Although tourism soared in 2016 due to improved US-Cuba relations, there have been a few rule changes for US citizens that travellers must be aware of.
Those with American passports can still travel to Cuba, however your travel must fall under one of the 12 types of authorised travel. These can be found on the US Embassy in Cuba website. Sadly, tourism isn’t currently one of these 12 permitted reasons/categories.
Due to the US embargo over the last 57 years, many say that Havana has been preserved as a 1960s time capsule with American classic cars and Spanish-style architecture. Up until fairly recently, the architecture had been allowed to decay but it is now being restored to its original splendour, especially in the main tourist area of Old Havana.
There has also been a massive clamp down on street begging so you can walk around without being hassled too much. You will, however, find people selling cigars on the street but be aware that they may not be the genuine brand the seller claims them to be. Nonetheless, they will probably be a lot cheaper than the real thing and still pretty good.
Music and dance is a big part of Cuban culture and Cubans claim to be the creators of the Mambo, Cha-Cha-Chá, Bolero and more. Everywhere you go in Cuba, there are small venues with high quality live music and people dancing ridiculously well! Cuba is also famous for their art, prestigious opera and school of ballet.
Cuba Sights & Activities
Cuba is filled with fascinating historic buildings, museums, churches, music, dance and arts, as well as culturally rich sites.
Old Havana is fascinating with its historic buildings, museums and churches. Also located in Old Havana is Plaza Vieja, which was once the site of executions, processions, bullfights and fiestas. Other sites to explore include: Museo Nacional de Bellas Artes de Cuba and the Catedral de San Cristobal de la Habana.
Today the square’s surrounding structures vary wildly in condition, though all of them are noteworthy.
A trip to El Morro to see the nightly firing of the cannon at 9pm is well worth the visit. (Editor’s tip: Get there early for sunset and if you pay an extra CUC$1 you can climb to the highest part of the fort to escape the crowds and enjoy a piña colada!)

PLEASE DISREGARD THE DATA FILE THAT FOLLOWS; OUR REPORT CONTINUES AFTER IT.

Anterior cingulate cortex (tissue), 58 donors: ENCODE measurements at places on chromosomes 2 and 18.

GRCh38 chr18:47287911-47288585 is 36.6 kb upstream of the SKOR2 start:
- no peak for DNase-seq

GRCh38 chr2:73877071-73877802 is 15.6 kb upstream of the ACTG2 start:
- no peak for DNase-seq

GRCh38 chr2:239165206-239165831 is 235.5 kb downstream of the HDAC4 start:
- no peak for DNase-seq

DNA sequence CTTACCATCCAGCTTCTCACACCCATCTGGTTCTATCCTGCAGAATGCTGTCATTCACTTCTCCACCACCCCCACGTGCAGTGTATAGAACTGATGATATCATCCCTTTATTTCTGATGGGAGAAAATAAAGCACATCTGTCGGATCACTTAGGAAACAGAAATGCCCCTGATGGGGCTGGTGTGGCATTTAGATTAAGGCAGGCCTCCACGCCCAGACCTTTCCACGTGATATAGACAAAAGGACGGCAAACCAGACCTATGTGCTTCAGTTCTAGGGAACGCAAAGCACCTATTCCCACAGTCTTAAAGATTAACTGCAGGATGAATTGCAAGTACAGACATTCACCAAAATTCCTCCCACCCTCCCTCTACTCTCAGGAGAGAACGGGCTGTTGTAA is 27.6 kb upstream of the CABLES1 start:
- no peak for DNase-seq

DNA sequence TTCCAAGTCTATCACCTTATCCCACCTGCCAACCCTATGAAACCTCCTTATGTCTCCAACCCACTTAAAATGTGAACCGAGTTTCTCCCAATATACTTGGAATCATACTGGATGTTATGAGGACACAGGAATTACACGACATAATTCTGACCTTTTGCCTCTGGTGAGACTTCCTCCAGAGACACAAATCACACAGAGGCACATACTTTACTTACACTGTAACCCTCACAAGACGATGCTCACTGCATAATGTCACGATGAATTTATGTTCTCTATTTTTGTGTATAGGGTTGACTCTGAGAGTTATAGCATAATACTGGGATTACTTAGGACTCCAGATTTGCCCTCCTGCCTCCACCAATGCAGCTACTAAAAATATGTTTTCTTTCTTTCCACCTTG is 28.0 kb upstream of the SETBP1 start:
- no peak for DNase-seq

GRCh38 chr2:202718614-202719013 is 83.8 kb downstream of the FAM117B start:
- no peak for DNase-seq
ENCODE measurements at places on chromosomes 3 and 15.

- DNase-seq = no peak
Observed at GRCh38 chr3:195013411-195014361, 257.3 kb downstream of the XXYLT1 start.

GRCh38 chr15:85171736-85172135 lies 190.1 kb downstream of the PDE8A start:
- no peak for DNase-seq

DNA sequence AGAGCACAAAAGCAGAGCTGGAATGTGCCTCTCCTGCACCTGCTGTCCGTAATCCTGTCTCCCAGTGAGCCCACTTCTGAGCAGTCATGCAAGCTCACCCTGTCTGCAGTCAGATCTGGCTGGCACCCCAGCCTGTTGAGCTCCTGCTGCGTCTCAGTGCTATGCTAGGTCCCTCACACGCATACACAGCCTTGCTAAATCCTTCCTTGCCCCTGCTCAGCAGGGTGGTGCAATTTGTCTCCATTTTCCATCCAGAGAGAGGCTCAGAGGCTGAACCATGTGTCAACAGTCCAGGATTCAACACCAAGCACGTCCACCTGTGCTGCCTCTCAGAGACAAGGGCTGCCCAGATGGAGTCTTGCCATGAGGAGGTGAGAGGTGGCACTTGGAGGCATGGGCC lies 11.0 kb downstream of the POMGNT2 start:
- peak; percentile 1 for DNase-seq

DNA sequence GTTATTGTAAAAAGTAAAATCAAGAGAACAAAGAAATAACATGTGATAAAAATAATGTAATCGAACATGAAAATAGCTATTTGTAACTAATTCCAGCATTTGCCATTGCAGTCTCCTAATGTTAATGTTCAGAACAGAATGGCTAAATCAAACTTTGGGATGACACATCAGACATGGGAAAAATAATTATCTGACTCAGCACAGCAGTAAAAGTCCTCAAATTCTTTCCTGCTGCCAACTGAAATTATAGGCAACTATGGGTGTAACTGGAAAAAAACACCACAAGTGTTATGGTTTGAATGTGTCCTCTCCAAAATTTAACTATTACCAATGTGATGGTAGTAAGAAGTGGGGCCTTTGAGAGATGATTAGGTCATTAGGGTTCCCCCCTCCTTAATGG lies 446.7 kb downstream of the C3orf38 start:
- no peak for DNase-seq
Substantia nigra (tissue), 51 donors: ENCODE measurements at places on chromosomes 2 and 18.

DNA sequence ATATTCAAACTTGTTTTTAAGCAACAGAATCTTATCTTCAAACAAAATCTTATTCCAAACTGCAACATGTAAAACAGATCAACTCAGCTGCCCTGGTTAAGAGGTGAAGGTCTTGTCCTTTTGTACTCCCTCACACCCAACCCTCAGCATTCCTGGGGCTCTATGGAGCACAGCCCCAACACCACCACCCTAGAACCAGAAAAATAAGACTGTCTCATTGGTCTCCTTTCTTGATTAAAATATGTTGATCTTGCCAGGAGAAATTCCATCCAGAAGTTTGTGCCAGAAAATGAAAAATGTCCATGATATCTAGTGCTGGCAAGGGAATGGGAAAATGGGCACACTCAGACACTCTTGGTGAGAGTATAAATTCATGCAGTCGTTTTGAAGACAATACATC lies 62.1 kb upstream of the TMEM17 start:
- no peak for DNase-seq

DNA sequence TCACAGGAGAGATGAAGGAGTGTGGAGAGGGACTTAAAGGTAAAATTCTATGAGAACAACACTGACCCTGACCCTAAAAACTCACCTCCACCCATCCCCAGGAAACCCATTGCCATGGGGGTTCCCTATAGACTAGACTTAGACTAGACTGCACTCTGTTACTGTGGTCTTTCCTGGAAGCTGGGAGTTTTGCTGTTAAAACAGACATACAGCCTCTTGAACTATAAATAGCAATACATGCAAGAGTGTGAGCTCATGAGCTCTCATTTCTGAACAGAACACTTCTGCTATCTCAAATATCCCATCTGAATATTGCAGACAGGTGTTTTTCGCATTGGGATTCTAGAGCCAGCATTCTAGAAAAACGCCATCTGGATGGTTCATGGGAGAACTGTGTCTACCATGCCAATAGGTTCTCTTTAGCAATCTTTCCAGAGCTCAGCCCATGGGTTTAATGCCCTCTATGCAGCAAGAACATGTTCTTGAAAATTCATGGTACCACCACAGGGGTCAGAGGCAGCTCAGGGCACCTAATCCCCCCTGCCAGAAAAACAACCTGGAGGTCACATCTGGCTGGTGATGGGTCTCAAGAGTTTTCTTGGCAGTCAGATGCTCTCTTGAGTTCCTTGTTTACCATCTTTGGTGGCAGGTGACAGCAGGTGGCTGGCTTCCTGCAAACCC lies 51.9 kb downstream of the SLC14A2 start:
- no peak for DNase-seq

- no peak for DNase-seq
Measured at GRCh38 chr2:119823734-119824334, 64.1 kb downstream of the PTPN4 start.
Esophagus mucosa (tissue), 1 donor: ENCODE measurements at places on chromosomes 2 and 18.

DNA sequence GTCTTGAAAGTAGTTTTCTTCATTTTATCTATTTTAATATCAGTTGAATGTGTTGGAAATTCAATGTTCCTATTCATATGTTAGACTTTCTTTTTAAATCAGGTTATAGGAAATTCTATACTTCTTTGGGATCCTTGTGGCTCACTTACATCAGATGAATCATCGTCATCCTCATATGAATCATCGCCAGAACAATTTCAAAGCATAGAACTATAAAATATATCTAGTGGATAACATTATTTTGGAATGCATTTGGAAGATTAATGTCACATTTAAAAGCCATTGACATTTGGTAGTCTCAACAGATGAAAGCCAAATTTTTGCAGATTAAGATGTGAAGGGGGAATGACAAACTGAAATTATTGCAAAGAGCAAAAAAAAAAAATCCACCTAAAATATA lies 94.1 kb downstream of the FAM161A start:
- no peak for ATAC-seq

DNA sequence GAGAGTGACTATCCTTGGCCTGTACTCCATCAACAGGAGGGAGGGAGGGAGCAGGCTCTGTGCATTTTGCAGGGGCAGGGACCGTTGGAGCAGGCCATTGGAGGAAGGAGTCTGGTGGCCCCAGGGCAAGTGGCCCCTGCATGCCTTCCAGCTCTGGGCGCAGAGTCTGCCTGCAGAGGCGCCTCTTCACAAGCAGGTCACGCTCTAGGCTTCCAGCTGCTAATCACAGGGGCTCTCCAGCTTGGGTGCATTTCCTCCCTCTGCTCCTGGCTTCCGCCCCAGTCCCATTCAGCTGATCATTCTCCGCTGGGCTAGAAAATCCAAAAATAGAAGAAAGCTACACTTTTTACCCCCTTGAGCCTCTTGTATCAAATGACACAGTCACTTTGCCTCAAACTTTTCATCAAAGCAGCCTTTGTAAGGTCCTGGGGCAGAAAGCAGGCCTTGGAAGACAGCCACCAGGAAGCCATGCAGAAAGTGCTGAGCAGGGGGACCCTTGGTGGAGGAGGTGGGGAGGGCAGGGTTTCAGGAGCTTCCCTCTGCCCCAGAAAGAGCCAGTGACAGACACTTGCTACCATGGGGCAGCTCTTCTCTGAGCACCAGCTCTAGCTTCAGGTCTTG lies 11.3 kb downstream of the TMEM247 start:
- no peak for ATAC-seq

There is also the famous art market, Centro Cultural Almacenes de San Jose, where you can pick up some pieces of handmade art from talented Cubans.
Cuban Food & Drink
Cuba, and especially Havana, is finally shedding its reputation as a destination offering only a limited range of cuisine, which in the past has been bland and often contributed to many a bellyache!
There are top quality restaurants such as Café del Oriente or alternatively try a privately run restaurant, known as a Paladar, which have sprung up across the city. They appear, somewhat incongruously, in rundown buildings and apartment blocks, but step inside and you are greeted with welcoming staff and a magnificent menu.
Top spots include La Guarida and Café Laurent, although there are many more great options in Havana which you may have to book in advance.
Drinking the local water is still an issue for many, so ask for drinks without ice, and be careful when brushing your teeth with tap water.
Popular drinking establishments include famed author Ernest Hemingway’s favourite haunts, La Bodeguita del Medio and El Floridita, which although quite touristy, are still fun.
Alternatively, try El Chanchullero where waiters wear ironic ‘Hemingway did NOT drink here’ t-shirts. For after dinner drinks and live music head to Café Paris. If you fancy some entertainment, book a cabaret show at the Tropicana or take in a flamenco show at Meson de la Flotta.
Cuba Tour Recommendation
Hiring a guide to take you around Havana is a great idea to get in-depth knowledge of the city and its history.
Below we have listed recommended tour guides and tour operators.
Firstly, Jesus Noguero Ravelo who speaks wonderful English and knows Cuba inside and out. He can arrange walking tours around Havana, special dinners, mountain trips and accommodation. For more information email: firstname.lastname@example.org or visit his website: www.cubacareotours.com.
The second option is a tour with Locally Sourced Cuba Tours who are experienced and local English-speaking Cuban tour guides. They offer group, private and tailor made tours. Their tours are aimed at showcasing ‘the real Cuba’ by taking you to areas that are not only tourist attractions, but in local areas that will allow you to discover Cuba first hand.
How to Get There
Cayman Airways flies direct to Havana multiple times weekly and it takes about one hour.
When departing at the airport, you will also have to pay a tax of around CUC$25, which is equivalent to US$25. For some time, foreign passports have not been stamped by Cuban immigration officers, instead they stamp the tourist visa that you must buy at the Cayman Airways check-in desk before you fly.
US-based credit and debit cards are not accepted in stores, but hotels and ATMs will accept other credit cards. We recommend taking extra cash with you in case you have any trouble withdrawing money.